SANTA FE, N.M. (KRQE) – The sweet smell of green chile roasting on an open flame permeates New Mexico every fall, wafting from roadside stands and grocery store parking lots and inducing mouth-watering visions of culinary wonders.
Now one state lawmaker says it’s time for everyone to wake up and smell the chile.
Sen. Bill Soules’ visit with fifth-grade students in his southern district sparked a conversation about the savory hot peppers and the potential for New Mexico to become the first state in the nation to have an official state aroma, a proposal now being considered by lawmakers.
Sponsored by Soules, Senate Bill 188 seeks to adopt “the aroma of green chile roasting in the fall” as “the official aroma of New Mexico.” If approved, the aroma would join a list of more than 20 other state symbols, not to mention a handful of state songs, a ballad and a poem.
New Mexico produced more than 60% of the U.S. chile pepper crop in 2021 and is home to Hatch, an agricultural village known as the chile capital of the world for the unique red and green peppers it has turned out for generations. The famous crop also is used in powders, sauces and salsas that are shipped worldwide.
Soules presented the bill to the state’s Indian, Rural and Cultural Affairs Committee on Tuesday. A fifth-grade class from Monte Vista Elementary in Las Cruces spoke in support of the bill.
While green’s status as a potential “state aroma” might not seem like it’s ripe for contentious debate, at least one committee member offered alternative ideas at Tuesday’s meeting. One lawmaker suggested “the smell of oil and gas” or “dairy farms” to be considered, but students offered a counterargument about the “everywhere” presence of chile.
“No matter where you go in New Mexico, you’re going to be smelling green chile,” said an unnamed student during Tuesday’s committee hearing. “But in other states, other parts of the areas in New Mexico, they don’t have the smell of cows and that stuff. Roasting green chile is everywhere.”
The bill cleared a committee vote by 5 to 0 Tuesday. If it gets all the way through the 2023 legislative session, the scent would be the 22nd official state symbol.
Officially recognizing the aroma could also pay off as another way to market New Mexico to visitors.
A legislative analysis of the bill noted that peak tourist season typically begins in March and tapers down toward the end of October, meaning it overlaps with the time for chile roasting. The analysis also noted that New Mexico has consistently lower visitation rates than neighboring Colorado, which reported 84.2 million visitors in 2021 compared with about 40 million in New Mexico.
“The new state aroma could help draw visitors away from Colorado, which, for some reason, thinks it has green chile comparable to that of New Mexico,” the analysis quipped, in a nod to an ongoing feud between the two states.
Soules, a former teacher and elementary school principal, has been using the aroma legislation as an opportunity to teach the fifth-graders about the legislative process. The students have been researching state symbols in New Mexico and elsewhere as part of preparing to testify on behalf of the bill.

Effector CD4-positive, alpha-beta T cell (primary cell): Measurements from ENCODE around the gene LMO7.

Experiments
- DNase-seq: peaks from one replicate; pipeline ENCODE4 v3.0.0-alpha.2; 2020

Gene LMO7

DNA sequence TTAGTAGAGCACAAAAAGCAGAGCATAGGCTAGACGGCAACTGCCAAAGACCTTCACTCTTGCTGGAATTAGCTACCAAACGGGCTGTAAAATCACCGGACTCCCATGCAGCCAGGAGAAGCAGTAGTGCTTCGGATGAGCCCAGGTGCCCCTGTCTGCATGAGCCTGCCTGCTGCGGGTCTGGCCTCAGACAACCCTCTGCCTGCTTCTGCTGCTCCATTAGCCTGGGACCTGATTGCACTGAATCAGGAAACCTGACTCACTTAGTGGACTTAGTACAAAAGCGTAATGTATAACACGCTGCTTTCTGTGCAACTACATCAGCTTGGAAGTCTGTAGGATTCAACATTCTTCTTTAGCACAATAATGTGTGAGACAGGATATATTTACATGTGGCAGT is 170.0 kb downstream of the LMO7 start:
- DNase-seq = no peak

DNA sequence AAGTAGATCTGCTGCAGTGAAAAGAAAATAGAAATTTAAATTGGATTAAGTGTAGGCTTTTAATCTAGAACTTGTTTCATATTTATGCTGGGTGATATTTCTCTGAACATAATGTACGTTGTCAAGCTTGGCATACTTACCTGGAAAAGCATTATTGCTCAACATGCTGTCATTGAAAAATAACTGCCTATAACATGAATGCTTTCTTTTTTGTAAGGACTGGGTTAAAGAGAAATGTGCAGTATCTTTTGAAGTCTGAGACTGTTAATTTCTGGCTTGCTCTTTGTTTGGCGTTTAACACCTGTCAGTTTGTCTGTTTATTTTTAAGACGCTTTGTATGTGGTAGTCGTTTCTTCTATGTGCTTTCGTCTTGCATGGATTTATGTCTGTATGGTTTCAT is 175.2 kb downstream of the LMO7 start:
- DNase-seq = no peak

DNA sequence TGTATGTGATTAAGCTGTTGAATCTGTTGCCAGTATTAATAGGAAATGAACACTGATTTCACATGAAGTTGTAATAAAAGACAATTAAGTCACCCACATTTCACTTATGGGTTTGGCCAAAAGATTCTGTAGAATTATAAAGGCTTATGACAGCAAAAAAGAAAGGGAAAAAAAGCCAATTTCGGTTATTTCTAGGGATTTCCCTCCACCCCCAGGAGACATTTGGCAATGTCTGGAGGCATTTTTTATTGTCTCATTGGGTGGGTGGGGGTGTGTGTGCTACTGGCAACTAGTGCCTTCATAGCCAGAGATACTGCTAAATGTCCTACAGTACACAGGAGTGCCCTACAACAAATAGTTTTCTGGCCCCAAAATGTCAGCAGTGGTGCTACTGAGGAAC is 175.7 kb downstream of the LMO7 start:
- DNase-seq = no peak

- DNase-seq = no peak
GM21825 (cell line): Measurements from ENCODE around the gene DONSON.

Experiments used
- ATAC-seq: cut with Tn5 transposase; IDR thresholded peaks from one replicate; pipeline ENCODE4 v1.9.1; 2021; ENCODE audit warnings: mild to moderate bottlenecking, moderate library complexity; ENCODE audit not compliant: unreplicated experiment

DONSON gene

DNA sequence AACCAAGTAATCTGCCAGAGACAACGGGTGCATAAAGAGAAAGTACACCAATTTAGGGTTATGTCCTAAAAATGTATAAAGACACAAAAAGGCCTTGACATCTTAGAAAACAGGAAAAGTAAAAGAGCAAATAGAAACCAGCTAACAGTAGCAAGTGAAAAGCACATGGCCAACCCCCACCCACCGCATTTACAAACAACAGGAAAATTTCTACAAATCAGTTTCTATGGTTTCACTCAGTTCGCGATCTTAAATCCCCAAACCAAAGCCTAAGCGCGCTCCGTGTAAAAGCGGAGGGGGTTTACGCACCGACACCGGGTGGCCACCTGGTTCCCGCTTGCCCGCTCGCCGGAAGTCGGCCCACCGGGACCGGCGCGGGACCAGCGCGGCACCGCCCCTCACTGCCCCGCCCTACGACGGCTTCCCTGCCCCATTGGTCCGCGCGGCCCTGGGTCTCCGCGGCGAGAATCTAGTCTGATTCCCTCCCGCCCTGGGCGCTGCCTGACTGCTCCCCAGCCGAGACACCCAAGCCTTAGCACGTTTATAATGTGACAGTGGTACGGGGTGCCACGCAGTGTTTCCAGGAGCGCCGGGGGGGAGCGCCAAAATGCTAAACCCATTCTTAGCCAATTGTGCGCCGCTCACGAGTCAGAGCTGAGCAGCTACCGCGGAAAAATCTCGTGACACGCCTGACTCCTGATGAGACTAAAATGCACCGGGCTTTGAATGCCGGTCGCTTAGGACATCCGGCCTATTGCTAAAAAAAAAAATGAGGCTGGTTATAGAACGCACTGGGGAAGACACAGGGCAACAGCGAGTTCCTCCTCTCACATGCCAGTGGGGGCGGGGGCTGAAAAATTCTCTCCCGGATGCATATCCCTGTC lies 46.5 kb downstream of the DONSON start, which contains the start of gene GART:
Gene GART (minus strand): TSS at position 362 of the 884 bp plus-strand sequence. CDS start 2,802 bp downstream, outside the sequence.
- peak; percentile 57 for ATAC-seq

“They’re learning how to lobby, how to write letters to legislators to support this bill, they’re practicing their public speaking,” Soules said. “They’re learning lots about other things as part of their curriculum around this as a topic, so it’s a good education, too.”
Here’s a slideshow of New Mexico’s various officially recognized state symbols. Don’t miss the list below for a breakdown of the various state poems and songs, including the state’s “official cowboy song!”
New Mexico’s state symbols, poems and songs:
- State flower: Yucca.
- State bird: Chaparral, commonly called the “roadrunner.”
- State tree: Nut pine or piñon tree.
- State fish: Cutthroat trout.
- State animal (mammal): The New Mexico black bear.
- State vegetables: Chile and frijoles, or pinto beans.
- State gem: Turquoise.
- State grass: Blue Grama grass, or “Bouteloua gracillis.”
- State fossil: Coelophysis.
- State cookie: Biscochito, or bizcochito.
- State insect: The tarantula hawk wasp, or “Pepsis formosa.”
- State question: “Red or Green?”
- State answer: “Red and green or Christmas.”
- State nickname: “The Land of Enchantment.”
- State butterfly: The Sandia hairstreak.
- State reptile: The New Mexico whiptail lizard, or “Cnemidophorus neomexicanus.”
- State amphibian: The New Mexico spadefoot toad.
- State aircraft: Hot air balloon.
- State historical railroad/train: The Cumbres and Toltec scenic railroad.
- State tie: The bolo tie.
- State necklace: The Native American squash blossom necklace.
- State capitol: The city of Santa Fe and the Roundhouse capitol building.
- State flag: Sometimes called “the Zia flag,” described as the red sun symbol of the Zia Pueblo, shown in a field of gold.
- State seal: A circle featuring an American Bald Eagle with outstretched wings shielding a smaller Mexican Eagle, symbolizing the change of sovereignty from Mexico to the United States in 1846. The phrase “Great Seal of the State of New Mexico *1912* is written on the edge of the circle.
- State motto: “It grows as it goes,” an English translation of the Latin phrase “Crescit Eundo.”
- State slogan (for business, commerce, industry): “Everybody is somebody in New Mexico.”
- State poem: “A Nuevo Mexico,” written by Luis Tafoya, in both English and Spanish.
- State folklorist: Claude Stephenson.
- State guitar: A guitar known as “the New Mexico sunrise.”
- State song – English: “O Fair New Mexico,” written by Elizabeth Garrett.
- State song – Spanish: “Asi Es Nuevo Mexico,” written by Amadeo Lucero.
- State ballad: “Land of Enchantment,” written by Michael Martin Murphey.
- State bilingual song: “Mi Lindo Nuevo Mexico,” written by Pablo Mares.
- State cowboy song: “Under the New Mexico Skies,” written by Syd Masters.
The Associated Press contributed to this report.